6,720 Visitors; 358 Posts

Hi.

You may want to ask the site moderators to help you form your question into a "poll" format and place it in the nursing poll area. That helped me a great deal in getting enough response to truly do my own paper on the issue I was having to study in the past.

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werkinit specializes in Pediatric Oncology/BMT.

2,815 Visitors; 75 Posts

The hospital adjusts its policies and procedures when research finds best practice.

For example, a few years ago my hospital overhauled its skin care policies and everyone attended the mandatory inservice about the various products and their uses. Adult care briefs are no longer used on incontinent patients unless they are being transported to a procedure.

This change came from research results.

So in short, I don't individually read all the new research, but the hospital committee determining policy does.

I'm at a hospital that uses briefs w/ incontinent patients...do you know anything more about the research behind it?? Maybe we should look into our skin care policies too!

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nurse2033 is a MSN, RN and specializes in ER, ICU.

3 Articles; 28,207 Visitors; 2,122 Posts

I work now in ICU and our unit uses the AACN practice guidelines which are highly evidence based. We get small changes pretty frequently. Theory seems to be the "old" paradigm since many practices based on theory were later proved ineffective (intracardiac epi for example).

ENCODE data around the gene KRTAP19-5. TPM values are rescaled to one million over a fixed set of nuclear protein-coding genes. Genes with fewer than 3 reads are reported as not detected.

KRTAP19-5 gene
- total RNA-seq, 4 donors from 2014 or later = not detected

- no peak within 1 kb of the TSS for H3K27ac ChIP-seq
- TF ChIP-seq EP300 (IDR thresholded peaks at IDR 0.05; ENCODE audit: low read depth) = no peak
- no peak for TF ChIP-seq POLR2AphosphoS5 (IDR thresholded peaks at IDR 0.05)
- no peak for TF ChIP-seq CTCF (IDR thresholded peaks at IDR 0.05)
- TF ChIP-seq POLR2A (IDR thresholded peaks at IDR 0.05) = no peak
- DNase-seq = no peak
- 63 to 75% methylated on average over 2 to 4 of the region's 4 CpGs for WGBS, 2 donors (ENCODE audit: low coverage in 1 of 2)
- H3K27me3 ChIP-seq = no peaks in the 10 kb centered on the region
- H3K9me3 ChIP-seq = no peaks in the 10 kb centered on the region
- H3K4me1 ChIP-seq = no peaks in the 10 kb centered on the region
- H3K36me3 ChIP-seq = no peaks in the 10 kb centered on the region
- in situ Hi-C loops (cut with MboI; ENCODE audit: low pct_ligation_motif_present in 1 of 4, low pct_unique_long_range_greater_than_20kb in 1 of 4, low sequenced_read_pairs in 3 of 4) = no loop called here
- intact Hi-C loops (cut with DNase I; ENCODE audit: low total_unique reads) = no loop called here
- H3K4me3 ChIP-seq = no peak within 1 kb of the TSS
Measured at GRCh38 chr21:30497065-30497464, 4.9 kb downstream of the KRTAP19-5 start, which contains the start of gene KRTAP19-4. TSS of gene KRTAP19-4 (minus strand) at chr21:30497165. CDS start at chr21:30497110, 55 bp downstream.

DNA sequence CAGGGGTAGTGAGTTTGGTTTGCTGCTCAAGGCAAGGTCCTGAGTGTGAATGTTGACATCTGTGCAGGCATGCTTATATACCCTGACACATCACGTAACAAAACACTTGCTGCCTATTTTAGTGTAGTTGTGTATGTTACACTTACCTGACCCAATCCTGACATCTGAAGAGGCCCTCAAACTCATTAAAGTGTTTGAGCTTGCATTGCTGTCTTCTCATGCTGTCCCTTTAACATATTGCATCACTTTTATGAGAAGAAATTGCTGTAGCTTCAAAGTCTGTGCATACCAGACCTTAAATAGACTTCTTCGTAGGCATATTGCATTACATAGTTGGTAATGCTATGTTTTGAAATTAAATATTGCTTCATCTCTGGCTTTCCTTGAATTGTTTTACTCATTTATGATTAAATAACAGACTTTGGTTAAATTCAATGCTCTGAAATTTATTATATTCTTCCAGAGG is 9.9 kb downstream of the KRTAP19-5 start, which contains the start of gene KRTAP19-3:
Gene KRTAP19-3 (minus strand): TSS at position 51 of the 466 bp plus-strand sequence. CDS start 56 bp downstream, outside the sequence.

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Flo. has 7 years experience and specializes in Developmental Disabilites,.

8,077 Visitors; 571 Posts

nope. My Practice is dictated by hospital policy and procedures. Research does effect those.

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17 Articles; 31,153 Visitors; 4,167 Posts

The shared governance committees at our hospital and within our system look at research and evidence-based outcomes. Based on their findings, we have altered a number of P&P items and will continue to do so as the situation warrants.

I do not personally research nursing practices as this requires carefully controlled conditions and protocols. However, if in my own practice I run across something that gives me an idea or makes me question something, I can certainly look to see what's been done in this area. Then I can submit that information to the correct shared governance committee and they can take it from there.

This reduces the chance of finding EBP information that would put me in conflict with the hospital's P&P. If any one nurse thinks there's a discrepancy, she can shine a spotlight on the area in question and give the whole hospital a chance to benefit from the latest research.

Another point is that with so many studies conflicting with so many other studies, it isn't always a good idea to jump quickly on the band wagon. Sometimes you have to let the dust settle to see what really can be backed up scientifically and what is a passing fad.

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resumecpr has 7 years experience and specializes in ED, ICU, Education.

8,017 Visitors; 297 Posts

Rosemarie Parse's theory of human becoming. It's almost subconscious now. When I was in nursing school, I remember thinking to myself, "When am I going to find the right time, place, patient to use this darn theory?" The answer: ALL THE TIME!!! I find it also kind of keeps me grounded and focused in the ICU when dealing with a dying patient and their family.